The spread of the coronavirus in the U.S. may be worse than was previously known.
There may have been as many as 53 million coronavirus cases in the U.S. by the end of September, according to a new Centers for Disease Control and Prevention estimate. That would be nearly eight times as many cases as had been reported by that time.
Even now, the CDC is reporting fewer than 12.5 million confirmed cases in the U.S. since January. And COVID-19 has killed more than 259,000 Americans, according to the federal health agency.
The CDC estimated that only about 45 million of the 53 million infected people may have been sick from the virus, and only 2.4 million were hospitalized.
Health officials have warned that people may carry and spread the coronavirus while showing only minor symptoms or even no symptoms at all.
If the CDC’s latest estimates are correct, it means its numbers are getting more accurate compared to earlier this year, which could be attributed to more widespread testing. Back in June, CDC Director Dr. Robert Redfield estimated there were 10 times as many COVID-19 cases in the U.S. as had been counted.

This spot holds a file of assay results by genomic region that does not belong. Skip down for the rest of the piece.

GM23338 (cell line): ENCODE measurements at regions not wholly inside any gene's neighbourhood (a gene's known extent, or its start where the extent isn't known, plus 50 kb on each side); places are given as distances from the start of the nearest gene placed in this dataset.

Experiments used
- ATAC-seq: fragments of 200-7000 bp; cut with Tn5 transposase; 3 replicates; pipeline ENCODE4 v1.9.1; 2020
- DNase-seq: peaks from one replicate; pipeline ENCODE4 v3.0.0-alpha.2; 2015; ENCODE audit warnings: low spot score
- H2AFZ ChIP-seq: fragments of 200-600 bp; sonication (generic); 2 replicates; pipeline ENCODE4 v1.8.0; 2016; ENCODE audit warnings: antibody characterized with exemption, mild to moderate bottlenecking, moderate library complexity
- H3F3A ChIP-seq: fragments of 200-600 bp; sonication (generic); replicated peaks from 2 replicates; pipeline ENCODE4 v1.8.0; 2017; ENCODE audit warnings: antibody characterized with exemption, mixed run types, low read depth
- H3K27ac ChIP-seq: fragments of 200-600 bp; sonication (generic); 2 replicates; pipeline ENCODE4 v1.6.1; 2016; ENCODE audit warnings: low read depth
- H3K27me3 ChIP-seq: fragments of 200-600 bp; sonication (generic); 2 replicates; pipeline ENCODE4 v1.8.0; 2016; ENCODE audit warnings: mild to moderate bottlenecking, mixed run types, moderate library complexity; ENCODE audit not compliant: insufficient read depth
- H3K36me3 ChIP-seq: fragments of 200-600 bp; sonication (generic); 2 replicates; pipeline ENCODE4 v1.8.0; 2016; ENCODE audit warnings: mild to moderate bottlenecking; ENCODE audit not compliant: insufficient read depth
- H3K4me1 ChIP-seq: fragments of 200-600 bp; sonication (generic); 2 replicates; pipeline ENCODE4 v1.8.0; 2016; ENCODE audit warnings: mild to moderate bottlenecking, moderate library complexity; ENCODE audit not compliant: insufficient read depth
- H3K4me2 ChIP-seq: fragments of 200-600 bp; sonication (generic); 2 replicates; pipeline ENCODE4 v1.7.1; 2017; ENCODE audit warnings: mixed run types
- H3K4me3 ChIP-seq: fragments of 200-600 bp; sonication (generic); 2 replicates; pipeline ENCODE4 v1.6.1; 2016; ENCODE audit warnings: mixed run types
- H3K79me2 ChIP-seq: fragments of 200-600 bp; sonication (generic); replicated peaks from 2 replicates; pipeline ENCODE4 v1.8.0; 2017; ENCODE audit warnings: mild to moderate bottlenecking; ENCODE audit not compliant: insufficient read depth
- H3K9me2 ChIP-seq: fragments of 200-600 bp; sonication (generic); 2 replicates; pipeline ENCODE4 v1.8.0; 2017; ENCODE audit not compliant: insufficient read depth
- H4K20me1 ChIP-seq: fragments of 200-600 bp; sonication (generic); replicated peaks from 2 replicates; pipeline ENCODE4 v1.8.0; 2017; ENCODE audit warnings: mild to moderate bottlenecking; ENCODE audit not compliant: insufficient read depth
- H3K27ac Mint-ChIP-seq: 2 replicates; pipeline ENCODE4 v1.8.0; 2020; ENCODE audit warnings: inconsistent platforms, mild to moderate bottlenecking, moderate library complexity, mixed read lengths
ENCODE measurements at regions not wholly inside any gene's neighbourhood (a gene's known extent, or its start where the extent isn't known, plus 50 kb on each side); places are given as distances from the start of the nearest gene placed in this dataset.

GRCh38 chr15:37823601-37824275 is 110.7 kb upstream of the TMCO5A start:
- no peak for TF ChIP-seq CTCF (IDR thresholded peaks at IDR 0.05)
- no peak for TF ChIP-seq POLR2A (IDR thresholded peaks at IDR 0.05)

In this photo illustration a coronavirus (2019-nCoV) positive blood sample is displayed on Feb. 14, 2020 in Ankara, Turkey. (Aytac Unal / Anadolu Agency)
The number of new coronavirus cases being diagnosed in the U.S. has been steadily rising since early October, CDC data show. The seven-day average number of new daily cases has hit a record high every day since Oct. 18 and has passed an average of 171,000 cases per day this week.
Many states have added new restrictions in response to rising cases.
The CDC recommends taking precautions like wearing a mask, social distancing and frequent hand washing in order to avoid spreading the coronavirus. It has also recommended that Americans celebrate Thanksgiving at home rather than by traveling to visit family.
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